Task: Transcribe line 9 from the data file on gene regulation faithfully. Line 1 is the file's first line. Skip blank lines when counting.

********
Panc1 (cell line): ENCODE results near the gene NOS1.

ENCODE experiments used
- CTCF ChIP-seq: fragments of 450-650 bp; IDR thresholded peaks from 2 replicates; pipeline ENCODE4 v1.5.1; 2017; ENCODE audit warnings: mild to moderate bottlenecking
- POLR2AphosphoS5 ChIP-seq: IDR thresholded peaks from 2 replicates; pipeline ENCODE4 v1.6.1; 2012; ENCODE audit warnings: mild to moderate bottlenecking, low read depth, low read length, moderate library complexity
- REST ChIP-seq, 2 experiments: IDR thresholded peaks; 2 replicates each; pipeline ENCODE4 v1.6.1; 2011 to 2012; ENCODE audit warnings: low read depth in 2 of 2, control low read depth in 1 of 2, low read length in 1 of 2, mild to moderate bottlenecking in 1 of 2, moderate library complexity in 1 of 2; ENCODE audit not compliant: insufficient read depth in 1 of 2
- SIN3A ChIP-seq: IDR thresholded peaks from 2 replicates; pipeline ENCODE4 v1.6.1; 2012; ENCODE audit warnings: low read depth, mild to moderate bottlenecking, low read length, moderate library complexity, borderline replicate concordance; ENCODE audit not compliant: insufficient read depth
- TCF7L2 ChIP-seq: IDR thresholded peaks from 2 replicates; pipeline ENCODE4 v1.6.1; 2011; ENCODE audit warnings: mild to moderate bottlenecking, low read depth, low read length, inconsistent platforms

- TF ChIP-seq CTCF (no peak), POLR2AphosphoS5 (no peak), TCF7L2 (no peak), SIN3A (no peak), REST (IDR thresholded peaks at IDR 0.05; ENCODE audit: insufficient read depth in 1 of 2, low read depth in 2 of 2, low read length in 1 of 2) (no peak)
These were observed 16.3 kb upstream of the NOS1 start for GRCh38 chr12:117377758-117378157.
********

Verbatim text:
These were observed 16.3 kb upstream of the NOS1 start for GRCh38 chr12:117377758-117378157.